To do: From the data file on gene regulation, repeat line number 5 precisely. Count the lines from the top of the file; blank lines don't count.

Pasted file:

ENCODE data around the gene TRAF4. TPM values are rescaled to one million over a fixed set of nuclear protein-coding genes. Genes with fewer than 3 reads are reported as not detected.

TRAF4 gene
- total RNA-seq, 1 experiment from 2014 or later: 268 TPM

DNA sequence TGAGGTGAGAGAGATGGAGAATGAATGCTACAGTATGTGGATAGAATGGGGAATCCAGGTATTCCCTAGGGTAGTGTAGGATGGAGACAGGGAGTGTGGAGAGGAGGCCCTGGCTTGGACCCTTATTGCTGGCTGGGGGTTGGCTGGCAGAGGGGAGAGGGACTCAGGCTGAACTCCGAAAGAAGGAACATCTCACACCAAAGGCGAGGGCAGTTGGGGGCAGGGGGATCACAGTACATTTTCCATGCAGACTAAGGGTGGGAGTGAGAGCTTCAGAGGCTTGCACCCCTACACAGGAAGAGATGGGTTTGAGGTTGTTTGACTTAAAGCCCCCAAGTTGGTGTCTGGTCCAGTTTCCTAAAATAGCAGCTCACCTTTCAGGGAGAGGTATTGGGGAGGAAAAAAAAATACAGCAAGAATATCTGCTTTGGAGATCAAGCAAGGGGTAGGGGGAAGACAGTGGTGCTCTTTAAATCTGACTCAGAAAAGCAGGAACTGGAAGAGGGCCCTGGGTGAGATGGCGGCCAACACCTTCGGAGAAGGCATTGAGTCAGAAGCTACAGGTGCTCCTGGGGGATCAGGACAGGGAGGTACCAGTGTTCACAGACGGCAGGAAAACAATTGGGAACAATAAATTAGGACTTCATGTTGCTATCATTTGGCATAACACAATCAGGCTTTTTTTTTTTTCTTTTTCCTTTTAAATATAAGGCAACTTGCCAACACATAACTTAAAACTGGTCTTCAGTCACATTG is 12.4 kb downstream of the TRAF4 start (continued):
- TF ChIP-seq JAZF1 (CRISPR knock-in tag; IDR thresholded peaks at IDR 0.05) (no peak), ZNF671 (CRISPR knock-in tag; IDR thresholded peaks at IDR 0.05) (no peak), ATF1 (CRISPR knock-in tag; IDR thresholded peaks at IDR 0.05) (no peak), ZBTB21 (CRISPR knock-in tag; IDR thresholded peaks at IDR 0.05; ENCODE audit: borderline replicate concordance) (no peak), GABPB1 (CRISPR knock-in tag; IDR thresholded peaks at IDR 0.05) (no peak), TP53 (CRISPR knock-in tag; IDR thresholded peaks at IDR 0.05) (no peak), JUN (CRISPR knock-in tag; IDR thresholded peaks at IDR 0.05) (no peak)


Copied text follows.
- TF ChIP-seq JAZF1 (CRISPR knock-in tag; IDR thresholded peaks at IDR 0.05) (no peak), ZNF671 (CRISPR knock-in tag; IDR thresholded peaks at IDR 0.05) (no peak), ATF1 (CRISPR knock-in tag; IDR thresholded peaks at IDR 0.05) (no peak), ZBTB21 (CRISPR knock-in tag; IDR thresholded peaks at IDR 0.05; ENCODE audit: borderline replicate concordance) (no peak), GABPB1 (CRISPR knock-in tag; IDR thresholded peaks at IDR 0.05) (no peak), TP53 (CRISPR knock-in tag; IDR thresholded peaks at IDR 0.05) (no peak), JUN (CRISPR knock-in tag; IDR thresholded peaks at IDR 0.05) (no peak)